What was your first decision?
What will be your last decision?

Like many, you probably cannot answer either of these two questions. One is a matter of memory while the other is an issue of timing. The more interesting question is that if you could answer both of those questions with certainty, how would that change your approach to decisioning…and even life?

Decisioning in the Now

The definitive position about decisioning is what is being made in-between these two questions…in the now. iWhat is your effectiveness? How important is it to you? What are you doing to get better at it? Do you use any systems, techniques or guidelines? How do you measure your progress? What are you trends?

This subject is white hot for obvious reasons. You can use any search engine to find that millions of results will emerge from the subject word of “decisions or decisioning.” That is the rub. To much information causes overload, and with overload comes the tendency to become confused and then paralyzed about the subject.

Again, the reason and purpose of our ZDT Blog is to inform, motivate and encourage you to become activated and energized about decisioning where you are [in the now], and to transfer the same challenge to those around you.

Insert from the article:
How Important is Decision-Making?
by Moya K. Mason

“The first and most important component of decision-making is self confidence. The second element is the ability to be analytical. The value of analysis cannot be overstated because it allows a person to systematically break down a situation and see its individual parts. Thirdly, a major part of decision-making is the ability to think critically. The great value of critical thought can be traced all the way back to the philosopher Socrates (b.399 B.C.) of Athens, who advocated that critical thought and self-reflection are major components of what it is to be human.

The last two attributes of being a decisive person is the understanding of the value of research (due diligence) and the ability to manage conflict, within yourself and your belief structure. All these components make up decisive behavior techniques and flow out of an overall orientation toward action, and an assumption of risk. These components do encourage individual development through self-awareness, as well as skill acquisition and improved competence.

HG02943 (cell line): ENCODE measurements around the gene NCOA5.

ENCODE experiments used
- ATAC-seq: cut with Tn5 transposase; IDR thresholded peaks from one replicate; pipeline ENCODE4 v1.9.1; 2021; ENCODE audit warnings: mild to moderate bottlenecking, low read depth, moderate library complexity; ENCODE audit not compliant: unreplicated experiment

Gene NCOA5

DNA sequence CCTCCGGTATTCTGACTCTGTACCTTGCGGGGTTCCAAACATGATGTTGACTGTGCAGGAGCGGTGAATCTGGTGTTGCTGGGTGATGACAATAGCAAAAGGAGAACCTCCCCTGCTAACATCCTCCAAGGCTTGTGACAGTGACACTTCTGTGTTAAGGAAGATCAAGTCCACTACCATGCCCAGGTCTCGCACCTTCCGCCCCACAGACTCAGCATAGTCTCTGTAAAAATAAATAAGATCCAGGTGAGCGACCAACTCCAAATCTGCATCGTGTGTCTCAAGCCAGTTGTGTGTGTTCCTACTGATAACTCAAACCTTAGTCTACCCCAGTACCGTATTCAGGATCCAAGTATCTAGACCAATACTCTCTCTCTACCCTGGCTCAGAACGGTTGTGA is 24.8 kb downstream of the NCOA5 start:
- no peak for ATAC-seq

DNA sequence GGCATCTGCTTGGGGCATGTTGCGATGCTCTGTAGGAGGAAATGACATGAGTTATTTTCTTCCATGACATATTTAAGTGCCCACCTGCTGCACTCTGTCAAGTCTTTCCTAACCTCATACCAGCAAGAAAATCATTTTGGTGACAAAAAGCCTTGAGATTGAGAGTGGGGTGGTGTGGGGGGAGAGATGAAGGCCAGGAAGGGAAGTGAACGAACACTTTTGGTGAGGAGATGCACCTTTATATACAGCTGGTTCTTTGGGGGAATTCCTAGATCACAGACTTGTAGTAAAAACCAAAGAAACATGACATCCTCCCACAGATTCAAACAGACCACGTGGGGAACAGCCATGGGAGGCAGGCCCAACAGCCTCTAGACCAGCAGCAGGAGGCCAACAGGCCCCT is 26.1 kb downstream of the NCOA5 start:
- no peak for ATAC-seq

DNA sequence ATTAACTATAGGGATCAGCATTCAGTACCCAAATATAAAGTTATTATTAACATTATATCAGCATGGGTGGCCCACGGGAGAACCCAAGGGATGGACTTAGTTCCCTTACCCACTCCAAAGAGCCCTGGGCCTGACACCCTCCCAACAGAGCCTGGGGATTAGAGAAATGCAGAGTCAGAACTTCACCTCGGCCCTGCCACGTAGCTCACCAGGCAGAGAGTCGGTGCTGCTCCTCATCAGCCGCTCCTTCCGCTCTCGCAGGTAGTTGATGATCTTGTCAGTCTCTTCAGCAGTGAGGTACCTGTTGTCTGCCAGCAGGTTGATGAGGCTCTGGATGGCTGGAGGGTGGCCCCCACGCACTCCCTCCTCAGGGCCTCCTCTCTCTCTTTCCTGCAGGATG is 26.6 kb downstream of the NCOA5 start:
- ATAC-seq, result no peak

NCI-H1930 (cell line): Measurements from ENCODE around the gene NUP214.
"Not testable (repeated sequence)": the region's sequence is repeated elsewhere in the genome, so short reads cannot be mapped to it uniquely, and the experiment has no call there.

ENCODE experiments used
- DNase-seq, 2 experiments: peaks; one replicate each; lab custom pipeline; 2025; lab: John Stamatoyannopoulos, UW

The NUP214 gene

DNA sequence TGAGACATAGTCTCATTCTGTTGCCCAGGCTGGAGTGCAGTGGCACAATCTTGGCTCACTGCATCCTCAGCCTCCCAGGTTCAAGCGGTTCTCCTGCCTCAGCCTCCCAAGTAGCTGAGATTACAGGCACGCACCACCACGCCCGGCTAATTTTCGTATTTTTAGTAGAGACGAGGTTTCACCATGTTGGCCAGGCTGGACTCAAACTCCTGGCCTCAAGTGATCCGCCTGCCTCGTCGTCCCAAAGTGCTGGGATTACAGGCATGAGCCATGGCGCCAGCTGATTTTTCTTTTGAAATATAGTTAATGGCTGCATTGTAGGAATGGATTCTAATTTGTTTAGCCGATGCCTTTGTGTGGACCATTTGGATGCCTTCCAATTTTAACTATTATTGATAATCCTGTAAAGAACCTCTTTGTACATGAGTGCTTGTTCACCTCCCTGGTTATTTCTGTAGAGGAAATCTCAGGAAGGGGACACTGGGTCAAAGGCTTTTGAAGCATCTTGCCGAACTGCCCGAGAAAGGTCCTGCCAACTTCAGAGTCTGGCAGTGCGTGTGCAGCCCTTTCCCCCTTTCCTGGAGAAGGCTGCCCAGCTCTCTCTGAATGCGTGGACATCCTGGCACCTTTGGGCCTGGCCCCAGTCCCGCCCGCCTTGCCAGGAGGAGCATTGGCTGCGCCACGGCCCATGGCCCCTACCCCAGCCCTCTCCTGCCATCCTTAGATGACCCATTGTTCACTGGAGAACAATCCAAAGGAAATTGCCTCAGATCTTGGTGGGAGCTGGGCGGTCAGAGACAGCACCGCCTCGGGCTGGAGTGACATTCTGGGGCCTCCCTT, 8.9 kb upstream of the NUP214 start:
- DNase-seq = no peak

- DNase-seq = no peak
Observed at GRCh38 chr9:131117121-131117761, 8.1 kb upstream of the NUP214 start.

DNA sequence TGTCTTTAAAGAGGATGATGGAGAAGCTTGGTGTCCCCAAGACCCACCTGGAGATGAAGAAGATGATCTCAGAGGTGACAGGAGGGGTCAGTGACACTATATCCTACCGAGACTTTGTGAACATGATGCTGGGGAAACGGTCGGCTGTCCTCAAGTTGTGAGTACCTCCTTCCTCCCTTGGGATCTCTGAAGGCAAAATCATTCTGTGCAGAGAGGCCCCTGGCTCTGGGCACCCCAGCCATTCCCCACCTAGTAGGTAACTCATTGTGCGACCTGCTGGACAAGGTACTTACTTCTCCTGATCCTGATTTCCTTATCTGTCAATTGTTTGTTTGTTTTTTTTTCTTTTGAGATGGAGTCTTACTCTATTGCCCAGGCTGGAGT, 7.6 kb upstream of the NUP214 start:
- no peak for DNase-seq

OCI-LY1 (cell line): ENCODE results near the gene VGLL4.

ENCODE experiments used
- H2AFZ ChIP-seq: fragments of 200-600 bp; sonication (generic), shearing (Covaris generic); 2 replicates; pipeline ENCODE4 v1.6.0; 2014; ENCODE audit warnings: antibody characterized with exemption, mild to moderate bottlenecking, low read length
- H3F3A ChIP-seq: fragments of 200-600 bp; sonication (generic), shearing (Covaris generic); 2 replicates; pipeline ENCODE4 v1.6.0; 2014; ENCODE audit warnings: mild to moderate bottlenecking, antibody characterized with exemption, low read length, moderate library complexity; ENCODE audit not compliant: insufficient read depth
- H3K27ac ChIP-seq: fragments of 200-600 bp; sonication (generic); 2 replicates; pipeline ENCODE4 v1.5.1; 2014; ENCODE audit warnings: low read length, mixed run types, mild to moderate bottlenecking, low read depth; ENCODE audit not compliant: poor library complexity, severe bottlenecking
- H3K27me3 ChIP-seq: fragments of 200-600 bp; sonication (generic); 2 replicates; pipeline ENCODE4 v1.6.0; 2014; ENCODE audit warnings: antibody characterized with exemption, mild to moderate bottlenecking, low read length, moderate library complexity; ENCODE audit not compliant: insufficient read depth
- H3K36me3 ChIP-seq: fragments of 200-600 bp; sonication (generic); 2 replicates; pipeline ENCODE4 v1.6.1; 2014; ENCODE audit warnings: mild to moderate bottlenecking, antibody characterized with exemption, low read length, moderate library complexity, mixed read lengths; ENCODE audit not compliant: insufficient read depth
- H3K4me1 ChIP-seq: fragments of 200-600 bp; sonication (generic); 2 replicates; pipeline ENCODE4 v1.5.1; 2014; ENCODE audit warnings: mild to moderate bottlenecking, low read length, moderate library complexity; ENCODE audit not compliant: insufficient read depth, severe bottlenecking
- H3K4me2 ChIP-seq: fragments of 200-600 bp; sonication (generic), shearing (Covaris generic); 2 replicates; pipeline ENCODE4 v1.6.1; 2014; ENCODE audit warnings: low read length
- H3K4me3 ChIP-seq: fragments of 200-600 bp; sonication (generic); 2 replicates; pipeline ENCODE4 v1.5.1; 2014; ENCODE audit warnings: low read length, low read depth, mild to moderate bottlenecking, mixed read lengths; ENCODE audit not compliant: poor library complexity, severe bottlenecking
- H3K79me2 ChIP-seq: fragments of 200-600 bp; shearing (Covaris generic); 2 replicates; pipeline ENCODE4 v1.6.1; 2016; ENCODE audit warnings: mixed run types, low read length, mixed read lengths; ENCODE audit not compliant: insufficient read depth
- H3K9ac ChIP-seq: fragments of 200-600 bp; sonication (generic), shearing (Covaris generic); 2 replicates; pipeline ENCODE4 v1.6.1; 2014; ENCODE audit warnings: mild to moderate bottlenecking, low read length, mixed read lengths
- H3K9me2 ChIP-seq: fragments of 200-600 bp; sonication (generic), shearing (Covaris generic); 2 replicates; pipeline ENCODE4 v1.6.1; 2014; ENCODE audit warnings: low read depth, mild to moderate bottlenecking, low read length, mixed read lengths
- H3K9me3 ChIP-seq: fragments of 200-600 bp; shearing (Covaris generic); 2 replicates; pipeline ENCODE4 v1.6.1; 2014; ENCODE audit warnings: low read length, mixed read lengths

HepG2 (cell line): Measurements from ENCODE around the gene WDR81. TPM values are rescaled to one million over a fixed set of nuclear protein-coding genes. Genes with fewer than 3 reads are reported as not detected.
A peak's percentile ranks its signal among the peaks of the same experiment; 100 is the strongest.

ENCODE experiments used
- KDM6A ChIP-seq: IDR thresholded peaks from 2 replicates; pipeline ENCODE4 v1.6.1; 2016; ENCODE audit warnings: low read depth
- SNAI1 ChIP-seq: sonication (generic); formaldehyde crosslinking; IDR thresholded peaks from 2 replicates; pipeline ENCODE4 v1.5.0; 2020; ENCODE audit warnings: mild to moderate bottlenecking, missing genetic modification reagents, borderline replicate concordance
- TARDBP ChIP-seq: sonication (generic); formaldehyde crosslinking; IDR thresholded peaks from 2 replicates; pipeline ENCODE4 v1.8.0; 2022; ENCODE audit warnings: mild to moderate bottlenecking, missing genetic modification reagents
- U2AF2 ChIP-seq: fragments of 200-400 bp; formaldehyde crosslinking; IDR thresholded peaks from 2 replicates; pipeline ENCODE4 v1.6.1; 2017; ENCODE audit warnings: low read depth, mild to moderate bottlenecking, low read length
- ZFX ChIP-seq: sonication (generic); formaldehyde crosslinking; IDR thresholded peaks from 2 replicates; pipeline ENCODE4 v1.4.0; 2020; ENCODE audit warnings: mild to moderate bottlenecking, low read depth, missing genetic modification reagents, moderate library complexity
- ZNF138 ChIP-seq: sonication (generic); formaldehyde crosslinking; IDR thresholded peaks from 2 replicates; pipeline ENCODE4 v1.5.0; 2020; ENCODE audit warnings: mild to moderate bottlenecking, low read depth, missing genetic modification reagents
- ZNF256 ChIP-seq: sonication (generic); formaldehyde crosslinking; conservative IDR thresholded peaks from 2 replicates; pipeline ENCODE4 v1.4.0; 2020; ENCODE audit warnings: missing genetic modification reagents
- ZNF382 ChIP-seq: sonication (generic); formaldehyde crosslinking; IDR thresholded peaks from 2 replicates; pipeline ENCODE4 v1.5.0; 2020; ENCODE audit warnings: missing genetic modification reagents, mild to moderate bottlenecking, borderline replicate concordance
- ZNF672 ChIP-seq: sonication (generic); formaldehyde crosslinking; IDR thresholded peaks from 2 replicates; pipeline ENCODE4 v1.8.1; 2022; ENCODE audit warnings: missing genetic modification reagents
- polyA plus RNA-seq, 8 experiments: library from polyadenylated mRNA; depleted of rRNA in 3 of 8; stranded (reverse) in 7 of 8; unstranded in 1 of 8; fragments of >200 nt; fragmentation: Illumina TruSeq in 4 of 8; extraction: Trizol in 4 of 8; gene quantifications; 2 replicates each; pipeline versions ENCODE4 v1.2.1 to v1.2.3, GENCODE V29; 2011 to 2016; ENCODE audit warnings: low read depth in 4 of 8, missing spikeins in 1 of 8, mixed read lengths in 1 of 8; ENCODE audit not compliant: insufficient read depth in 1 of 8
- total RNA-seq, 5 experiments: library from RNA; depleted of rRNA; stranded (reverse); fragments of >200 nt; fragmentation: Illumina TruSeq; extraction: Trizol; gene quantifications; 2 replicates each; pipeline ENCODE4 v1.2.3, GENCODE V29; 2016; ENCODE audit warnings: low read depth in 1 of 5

Possessing the right set of attributes and having the courage to make a decision, does not mean the work is all done. You should have your own decision-making process which must take your communication network, your staff, and your stakeholders into consideration.

There must be a set of steps to incorporate the above elements into a process. Of course, this can be tailored differently for each scenario, but it might work something like this: Research a situation thoroughly — analyze all the components — think of all the people who will be effected by your decision — think everything through using innovative and strategic thought processes — have the self-confidence to make a short or long term decision and the commitment to stand by it — communicate it to your staff — and have the ability to overcome the conflict that may arise from the decision. Never forget evaluation.”

ZDT Author’s Note:

At the end, when all you can do is to look back, you may confess that your first real decision may well have set the course of your entire life (for the good or bad), and your last decision may have had something to do with why you are now getting to look back.

Point is, decisioning is a critical function in everyone’s life and for all of their life. Hopefully, and with all of our new technologies, how you are deciding now is getting more effective than it was in the past.

We never know when a particular decision will be our last one.

*How Important is Decision-Making?
by Moya K. Mason

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